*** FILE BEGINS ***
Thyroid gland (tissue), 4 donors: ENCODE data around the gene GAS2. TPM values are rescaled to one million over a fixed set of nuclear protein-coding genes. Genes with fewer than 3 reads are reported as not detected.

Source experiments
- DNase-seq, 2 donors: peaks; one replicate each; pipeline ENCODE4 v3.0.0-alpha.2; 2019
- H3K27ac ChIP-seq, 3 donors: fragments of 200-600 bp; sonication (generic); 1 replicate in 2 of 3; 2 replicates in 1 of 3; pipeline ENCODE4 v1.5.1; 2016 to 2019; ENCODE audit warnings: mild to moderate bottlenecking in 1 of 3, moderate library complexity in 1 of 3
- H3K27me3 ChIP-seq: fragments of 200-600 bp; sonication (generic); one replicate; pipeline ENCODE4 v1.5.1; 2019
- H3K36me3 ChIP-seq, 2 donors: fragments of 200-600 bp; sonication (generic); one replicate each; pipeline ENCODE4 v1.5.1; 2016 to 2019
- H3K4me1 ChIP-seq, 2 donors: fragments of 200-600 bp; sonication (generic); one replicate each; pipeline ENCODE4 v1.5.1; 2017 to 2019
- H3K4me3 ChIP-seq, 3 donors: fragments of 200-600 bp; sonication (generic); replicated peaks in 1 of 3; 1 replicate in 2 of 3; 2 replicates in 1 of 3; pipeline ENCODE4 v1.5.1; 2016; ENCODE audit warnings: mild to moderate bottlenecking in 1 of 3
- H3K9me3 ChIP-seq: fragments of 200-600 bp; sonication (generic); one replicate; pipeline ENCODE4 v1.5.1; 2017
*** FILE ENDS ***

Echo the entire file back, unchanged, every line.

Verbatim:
Thyroid gland (tissue), 4 donors: ENCODE data around the gene GAS2. TPM values are rescaled to one million over a fixed set of nuclear protein-coding genes. Genes with fewer than 3 reads are reported as not detected.

Source experiments
- DNase-seq, 2 donors: peaks; one replicate each; pipeline ENCODE4 v3.0.0-alpha.2; 2019
- H3K27ac ChIP-seq, 3 donors: fragments of 200-600 bp; sonication (generic); 1 replicate in 2 of 3; 2 replicates in 1 of 3; pipeline ENCODE4 v1.5.1; 2016 to 2019; ENCODE audit warnings: mild to moderate bottlenecking in 1 of 3, moderate library complexity in 1 of 3
- H3K27me3 ChIP-seq: fragments of 200-600 bp; sonication (generic); one replicate; pipeline ENCODE4 v1.5.1; 2019
- H3K36me3 ChIP-seq, 2 donors: fragments of 200-600 bp; sonication (generic); one replicate each; pipeline ENCODE4 v1.5.1; 2016 to 2019
- H3K4me1 ChIP-seq, 2 donors: fragments of 200-600 bp; sonication (generic); one replicate each; pipeline ENCODE4 v1.5.1; 2017 to 2019
- H3K4me3 ChIP-seq, 3 donors: fragments of 200-600 bp; sonication (generic); replicated peaks in 1 of 3; 1 replicate in 2 of 3; 2 replicates in 1 of 3; pipeline ENCODE4 v1.5.1; 2016; ENCODE audit warnings: mild to moderate bottlenecking in 1 of 3
- H3K9me3 ChIP-seq: fragments of 200-600 bp; sonication (generic); one replicate; pipeline ENCODE4 v1.5.1; 2017